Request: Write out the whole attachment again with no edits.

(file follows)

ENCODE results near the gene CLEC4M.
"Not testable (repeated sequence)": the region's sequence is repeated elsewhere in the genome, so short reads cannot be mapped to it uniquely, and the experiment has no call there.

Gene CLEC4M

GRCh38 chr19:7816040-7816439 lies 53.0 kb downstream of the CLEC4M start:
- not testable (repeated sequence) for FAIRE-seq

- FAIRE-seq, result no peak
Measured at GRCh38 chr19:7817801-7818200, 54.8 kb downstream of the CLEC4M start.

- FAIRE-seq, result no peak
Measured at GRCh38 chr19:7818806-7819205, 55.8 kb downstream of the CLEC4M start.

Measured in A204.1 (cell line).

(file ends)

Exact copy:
ENCODE results near the gene CLEC4M.
"Not testable (repeated sequence)": the region's sequence is repeated elsewhere in the genome, so short reads cannot be mapped to it uniquely, and the experiment has no call there.

Gene CLEC4M

GRCh38 chr19:7816040-7816439 lies 53.0 kb downstream of the CLEC4M start:
- not testable (repeated sequence) for FAIRE-seq

- FAIRE-seq, result no peak
Measured at GRCh38 chr19:7817801-7818200, 54.8 kb downstream of the CLEC4M start.

- FAIRE-seq, result no peak
Measured at GRCh38 chr19:7818806-7819205, 55.8 kb downstream of the CLEC4M start.

Measured in A204.1 (cell line).